# tf.scan

tf.scan(
fn,
elems,
initializer=None,
parallel_iterations=10,
back_prop=True,
swap_memory=False,
infer_shape=True,
name=None
)


See the guide: Higher Order Functions > Higher Order Operators

scan on the list of tensors unpacked from elems on dimension 0.

The simplest version of scan repeatedly applies the callable fn to a sequence of elements from first to last. The elements are made of the tensors unpacked from elems on dimension 0. The callable fn takes two tensors as arguments. The first argument is the accumulated value computed from the preceding invocation of fn. If initializer is None, elems must contain at least one element, and its first element is used as the initializer.

Suppose that elems is unpacked into values, a list of tensors. The shape of the result tensor is [len(values)] + fn(initializer, values[0]).shape.

This method also allows multi-arity elems and accumulator. If elems is a (possibly nested) list or tuple of tensors, then each of these tensors must have a matching first (unpack) dimension. The second argument of fn must match the structure of elems.

If no initializer is provided, the output structure and dtypes of fn are assumed to be the same as its input; and in this case, the first argument of fn must match the structure of elems.

If an initializer is provided, then the output of fn must have the same structure as initializer; and the first argument of fn must match this structure.

For example, if elems is (t1, [t2, t3]) and initializer is [i1, i2] then an appropriate signature for fn in python2 is: fn = lambda (acc_p1, acc_p2), (t1, [t2, t3]): and fn must return a list, [acc_n1, acc_n2]. An alternative correct signature for fn, and the one that works in python3, is: fn = lambda a, t:, where a and t correspond to the input tuples.

#### Args:

• fn: The callable to be performed. It accepts two arguments. The first will have the same structure as initializer if one is provided, otherwise it will have the same structure as elems. The second will have the same (possibly nested) structure as elems. Its output must have the same structure as initializer if one is provided, otherwise it must have the same structure as elems.
• elems: A tensor or (possibly nested) sequence of tensors, each of which will be unpacked along their first dimension. The nested sequence of the resulting slices will be the first argument to fn.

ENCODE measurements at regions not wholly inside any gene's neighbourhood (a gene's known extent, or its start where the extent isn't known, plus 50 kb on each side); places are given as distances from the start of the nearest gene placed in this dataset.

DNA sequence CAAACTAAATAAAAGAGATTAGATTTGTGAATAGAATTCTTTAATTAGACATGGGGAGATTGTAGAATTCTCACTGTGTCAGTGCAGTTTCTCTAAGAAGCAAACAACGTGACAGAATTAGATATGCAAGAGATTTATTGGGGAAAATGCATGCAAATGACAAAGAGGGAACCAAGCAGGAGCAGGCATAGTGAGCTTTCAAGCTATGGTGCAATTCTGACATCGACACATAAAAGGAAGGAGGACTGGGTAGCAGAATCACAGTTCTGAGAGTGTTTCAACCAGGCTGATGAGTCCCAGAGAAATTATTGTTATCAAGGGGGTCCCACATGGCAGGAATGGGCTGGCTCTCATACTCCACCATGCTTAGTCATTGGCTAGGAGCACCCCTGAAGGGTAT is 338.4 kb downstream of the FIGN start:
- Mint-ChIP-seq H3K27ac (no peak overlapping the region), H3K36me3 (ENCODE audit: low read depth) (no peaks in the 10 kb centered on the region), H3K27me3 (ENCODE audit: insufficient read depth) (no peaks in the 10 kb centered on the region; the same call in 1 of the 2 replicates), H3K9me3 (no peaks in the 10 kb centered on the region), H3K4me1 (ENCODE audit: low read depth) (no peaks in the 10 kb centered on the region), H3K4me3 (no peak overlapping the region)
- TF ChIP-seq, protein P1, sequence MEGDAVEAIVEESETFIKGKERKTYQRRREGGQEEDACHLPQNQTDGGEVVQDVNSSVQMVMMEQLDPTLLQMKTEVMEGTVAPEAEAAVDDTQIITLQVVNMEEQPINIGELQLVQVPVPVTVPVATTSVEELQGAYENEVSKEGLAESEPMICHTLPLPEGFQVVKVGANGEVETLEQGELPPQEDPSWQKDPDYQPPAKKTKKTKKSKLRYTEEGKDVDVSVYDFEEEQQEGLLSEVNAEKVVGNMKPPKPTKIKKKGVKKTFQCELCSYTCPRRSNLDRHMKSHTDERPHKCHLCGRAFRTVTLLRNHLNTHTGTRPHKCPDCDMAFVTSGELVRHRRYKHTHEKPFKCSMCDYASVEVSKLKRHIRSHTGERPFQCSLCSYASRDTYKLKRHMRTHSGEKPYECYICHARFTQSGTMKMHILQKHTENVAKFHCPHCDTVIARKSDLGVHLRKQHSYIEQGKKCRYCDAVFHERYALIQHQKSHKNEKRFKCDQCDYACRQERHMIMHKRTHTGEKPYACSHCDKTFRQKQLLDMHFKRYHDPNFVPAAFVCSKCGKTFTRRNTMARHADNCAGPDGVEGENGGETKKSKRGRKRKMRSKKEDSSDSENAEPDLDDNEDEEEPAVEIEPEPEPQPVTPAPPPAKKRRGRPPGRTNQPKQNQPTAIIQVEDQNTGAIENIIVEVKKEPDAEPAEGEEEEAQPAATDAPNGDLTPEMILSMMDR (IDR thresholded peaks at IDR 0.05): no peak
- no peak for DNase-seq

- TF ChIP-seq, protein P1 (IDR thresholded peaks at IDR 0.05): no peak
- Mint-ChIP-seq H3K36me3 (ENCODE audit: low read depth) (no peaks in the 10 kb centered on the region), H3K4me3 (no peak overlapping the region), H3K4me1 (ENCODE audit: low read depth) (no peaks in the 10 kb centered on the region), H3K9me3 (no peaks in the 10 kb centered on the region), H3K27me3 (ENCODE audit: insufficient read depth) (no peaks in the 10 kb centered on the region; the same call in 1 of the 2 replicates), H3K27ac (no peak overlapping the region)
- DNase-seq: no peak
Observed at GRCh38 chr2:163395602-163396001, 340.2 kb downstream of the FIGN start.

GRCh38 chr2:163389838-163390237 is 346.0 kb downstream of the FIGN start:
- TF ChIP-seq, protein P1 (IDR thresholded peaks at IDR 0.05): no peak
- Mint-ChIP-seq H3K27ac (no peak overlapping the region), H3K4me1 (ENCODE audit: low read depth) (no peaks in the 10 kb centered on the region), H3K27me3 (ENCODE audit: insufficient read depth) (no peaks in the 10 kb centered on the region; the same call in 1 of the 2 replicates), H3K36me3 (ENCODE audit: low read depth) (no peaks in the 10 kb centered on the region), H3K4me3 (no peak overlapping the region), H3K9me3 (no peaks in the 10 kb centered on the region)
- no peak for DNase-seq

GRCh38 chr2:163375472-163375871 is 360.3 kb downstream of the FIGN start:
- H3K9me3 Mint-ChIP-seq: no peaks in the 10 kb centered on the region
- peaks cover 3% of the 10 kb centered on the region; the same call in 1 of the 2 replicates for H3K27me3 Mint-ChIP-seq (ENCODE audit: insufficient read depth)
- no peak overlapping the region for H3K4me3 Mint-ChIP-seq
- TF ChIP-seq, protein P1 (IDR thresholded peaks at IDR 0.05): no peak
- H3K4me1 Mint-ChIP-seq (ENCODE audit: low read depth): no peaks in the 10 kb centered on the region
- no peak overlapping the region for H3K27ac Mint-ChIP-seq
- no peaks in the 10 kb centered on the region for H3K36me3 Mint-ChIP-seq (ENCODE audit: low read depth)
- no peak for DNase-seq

• initializer: (optional) A tensor or (possibly nested) sequence of tensors, initial value for the accumulator, and the expected output type of fn.
• parallel_iterations: (optional) The number of iterations allowed to run in parallel.
• back_prop: (optional) True enables support for back propagation.
• swap_memory: (optional) True enables GPU-CPU memory swapping.
• infer_shape: (optional) False disables tests for consistent output shapes.
• name: (optional) Name prefix for the returned tensors.

#### Returns:

A tensor or (possibly nested) sequence of tensors. Each tensor packs the results of applying fn to tensors unpacked from elems along the first dimension, and the previous accumulator value(s), from first to last.

#### Raises:

• TypeError: if fn is not callable or the structure of the output of fn and initializer do not match.
• ValueError: if the lengths of the output of fn and initializer do not match.

Examples:

elems = np.array([1, 2, 3, 4, 5, 6])
sum = scan(lambda a, x: a + x, elems)
# sum == [1, 3, 6, 10, 15, 21]

elems = np.array([1, 2, 3, 4, 5, 6])
initializer = np.array(0)
sum_one = scan(
lambda a, x: x[0] - x[1] + a, (elems + 1, elems), initializer)
# sum_one == [1, 2, 3, 4, 5, 6]

elems = np.array([1, 0, 0, 0, 0, 0])
initializer = (np.array(0), np.array(1))
fibonaccis = scan(lambda a, _: (a[1], a[0] + a[1]), elems, initializer)
# fibonaccis == ([1, 1, 2, 3, 5, 8], [1, 2, 3, 5, 8, 13])